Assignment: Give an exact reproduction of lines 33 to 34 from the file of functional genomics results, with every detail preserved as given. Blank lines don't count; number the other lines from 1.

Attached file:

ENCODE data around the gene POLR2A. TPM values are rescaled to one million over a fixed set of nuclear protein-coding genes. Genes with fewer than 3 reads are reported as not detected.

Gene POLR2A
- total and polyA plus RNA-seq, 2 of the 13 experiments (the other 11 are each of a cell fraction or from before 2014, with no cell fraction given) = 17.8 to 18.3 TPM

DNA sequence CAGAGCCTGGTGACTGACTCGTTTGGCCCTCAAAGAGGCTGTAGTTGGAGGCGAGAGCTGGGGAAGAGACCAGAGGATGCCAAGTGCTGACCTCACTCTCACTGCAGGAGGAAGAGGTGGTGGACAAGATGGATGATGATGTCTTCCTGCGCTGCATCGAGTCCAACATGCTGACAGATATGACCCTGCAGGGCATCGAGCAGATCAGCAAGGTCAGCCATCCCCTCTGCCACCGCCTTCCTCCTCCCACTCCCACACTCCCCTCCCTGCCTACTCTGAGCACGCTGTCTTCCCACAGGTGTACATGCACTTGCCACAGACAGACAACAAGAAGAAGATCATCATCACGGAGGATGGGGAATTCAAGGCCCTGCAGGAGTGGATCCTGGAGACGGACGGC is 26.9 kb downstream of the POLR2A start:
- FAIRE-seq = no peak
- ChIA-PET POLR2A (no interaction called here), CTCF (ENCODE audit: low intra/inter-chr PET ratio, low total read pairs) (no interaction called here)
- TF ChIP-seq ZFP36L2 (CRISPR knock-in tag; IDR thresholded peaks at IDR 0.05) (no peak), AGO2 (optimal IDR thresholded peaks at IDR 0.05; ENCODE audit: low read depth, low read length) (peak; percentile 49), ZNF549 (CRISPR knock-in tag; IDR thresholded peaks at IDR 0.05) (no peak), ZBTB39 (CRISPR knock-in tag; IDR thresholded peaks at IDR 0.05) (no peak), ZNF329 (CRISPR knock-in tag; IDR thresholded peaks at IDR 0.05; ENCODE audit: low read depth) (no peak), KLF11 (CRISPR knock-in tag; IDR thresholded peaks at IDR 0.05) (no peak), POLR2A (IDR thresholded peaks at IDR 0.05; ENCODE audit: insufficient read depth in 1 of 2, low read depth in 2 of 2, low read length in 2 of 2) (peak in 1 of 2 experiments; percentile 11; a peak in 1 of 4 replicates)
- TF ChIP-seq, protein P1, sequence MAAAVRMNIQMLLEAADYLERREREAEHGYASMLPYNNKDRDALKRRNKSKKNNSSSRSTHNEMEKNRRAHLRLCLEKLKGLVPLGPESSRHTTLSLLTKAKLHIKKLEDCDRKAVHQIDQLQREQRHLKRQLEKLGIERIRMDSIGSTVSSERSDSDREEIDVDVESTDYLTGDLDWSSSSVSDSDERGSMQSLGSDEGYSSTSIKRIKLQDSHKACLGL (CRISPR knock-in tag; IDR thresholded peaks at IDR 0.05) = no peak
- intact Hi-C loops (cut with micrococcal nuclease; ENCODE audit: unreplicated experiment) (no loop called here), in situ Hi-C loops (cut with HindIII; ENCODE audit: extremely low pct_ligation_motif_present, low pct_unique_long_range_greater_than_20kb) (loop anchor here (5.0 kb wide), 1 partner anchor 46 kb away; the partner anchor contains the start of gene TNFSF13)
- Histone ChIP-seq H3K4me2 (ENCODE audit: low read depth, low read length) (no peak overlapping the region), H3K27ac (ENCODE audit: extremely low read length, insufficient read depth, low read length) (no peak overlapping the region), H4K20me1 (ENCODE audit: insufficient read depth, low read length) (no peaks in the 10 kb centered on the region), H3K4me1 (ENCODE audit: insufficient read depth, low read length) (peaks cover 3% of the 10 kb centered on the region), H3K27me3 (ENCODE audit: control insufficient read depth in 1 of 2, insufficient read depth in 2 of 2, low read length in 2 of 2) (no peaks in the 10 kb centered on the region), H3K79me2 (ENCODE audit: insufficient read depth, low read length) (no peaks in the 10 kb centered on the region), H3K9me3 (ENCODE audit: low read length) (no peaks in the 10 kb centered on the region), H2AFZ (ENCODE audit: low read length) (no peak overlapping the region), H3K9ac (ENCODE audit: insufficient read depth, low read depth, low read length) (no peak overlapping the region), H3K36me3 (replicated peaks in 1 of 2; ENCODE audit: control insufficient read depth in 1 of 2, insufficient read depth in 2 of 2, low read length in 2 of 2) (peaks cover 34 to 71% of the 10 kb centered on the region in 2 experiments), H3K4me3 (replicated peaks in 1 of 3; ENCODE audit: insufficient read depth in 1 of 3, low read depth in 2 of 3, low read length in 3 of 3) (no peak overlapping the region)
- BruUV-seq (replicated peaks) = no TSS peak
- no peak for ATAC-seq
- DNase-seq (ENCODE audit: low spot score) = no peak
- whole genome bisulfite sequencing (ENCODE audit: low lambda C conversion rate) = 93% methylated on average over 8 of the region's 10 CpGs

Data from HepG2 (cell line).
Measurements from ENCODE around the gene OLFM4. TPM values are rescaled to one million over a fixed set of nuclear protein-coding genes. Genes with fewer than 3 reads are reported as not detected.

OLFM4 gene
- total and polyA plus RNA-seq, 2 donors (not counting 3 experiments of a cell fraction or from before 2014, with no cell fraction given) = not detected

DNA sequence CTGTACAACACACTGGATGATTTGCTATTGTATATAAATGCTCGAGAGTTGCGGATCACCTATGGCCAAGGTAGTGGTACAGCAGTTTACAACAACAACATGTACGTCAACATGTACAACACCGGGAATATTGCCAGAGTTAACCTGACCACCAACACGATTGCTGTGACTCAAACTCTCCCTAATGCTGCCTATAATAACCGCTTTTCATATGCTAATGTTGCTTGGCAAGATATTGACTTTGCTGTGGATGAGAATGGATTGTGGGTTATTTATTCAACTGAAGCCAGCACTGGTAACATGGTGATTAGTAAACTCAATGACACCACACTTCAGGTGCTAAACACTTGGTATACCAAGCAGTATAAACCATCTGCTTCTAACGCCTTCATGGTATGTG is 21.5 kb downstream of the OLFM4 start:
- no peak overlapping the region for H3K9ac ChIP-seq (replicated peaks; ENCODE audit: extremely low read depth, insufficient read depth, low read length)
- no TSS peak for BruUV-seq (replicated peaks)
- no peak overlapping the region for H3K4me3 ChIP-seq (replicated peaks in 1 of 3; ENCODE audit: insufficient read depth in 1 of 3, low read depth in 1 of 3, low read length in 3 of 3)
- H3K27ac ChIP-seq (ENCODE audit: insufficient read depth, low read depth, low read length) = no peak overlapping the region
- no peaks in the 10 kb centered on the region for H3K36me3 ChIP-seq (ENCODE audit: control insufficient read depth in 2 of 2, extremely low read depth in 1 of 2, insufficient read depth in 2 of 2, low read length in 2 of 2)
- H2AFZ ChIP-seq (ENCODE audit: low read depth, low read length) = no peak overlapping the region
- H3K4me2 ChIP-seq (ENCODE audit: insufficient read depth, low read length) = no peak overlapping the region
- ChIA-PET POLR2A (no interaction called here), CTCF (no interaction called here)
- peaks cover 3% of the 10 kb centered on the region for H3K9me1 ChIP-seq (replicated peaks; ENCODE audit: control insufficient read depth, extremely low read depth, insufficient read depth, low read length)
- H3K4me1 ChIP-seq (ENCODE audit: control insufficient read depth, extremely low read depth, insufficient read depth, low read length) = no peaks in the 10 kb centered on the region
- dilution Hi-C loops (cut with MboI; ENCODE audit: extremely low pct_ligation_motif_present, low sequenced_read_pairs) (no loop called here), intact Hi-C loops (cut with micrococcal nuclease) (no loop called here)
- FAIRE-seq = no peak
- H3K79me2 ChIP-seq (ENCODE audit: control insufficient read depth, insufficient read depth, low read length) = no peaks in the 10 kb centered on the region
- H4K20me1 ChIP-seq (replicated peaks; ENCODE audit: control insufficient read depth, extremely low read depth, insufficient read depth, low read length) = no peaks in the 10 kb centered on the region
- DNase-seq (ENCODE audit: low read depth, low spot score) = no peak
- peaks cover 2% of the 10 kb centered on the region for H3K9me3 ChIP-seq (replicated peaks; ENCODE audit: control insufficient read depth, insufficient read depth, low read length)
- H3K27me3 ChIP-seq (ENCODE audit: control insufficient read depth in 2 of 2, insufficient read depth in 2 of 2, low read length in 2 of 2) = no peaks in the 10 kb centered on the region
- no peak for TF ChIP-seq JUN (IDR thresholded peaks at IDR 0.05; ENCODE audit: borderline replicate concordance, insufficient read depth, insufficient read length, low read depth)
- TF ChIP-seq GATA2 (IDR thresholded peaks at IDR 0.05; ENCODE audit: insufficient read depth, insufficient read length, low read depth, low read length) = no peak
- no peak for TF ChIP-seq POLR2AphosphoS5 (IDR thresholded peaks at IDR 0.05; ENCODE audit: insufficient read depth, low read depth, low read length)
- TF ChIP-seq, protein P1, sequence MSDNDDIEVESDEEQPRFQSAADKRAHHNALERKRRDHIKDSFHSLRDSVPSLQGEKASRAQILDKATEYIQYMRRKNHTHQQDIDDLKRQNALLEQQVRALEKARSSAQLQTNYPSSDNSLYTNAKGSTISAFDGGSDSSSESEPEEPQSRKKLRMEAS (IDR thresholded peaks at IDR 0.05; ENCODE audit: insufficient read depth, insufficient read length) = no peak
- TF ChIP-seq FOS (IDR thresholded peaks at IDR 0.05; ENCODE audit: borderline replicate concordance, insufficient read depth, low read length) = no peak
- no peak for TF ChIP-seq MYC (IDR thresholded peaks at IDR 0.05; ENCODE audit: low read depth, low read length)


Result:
- H4K20me1 ChIP-seq (replicated peaks; ENCODE audit: control insufficient read depth, extremely low read depth, insufficient read depth, low read length) = no peaks in the 10 kb centered on the region
- DNase-seq (ENCODE audit: low read depth, low spot score) = no peak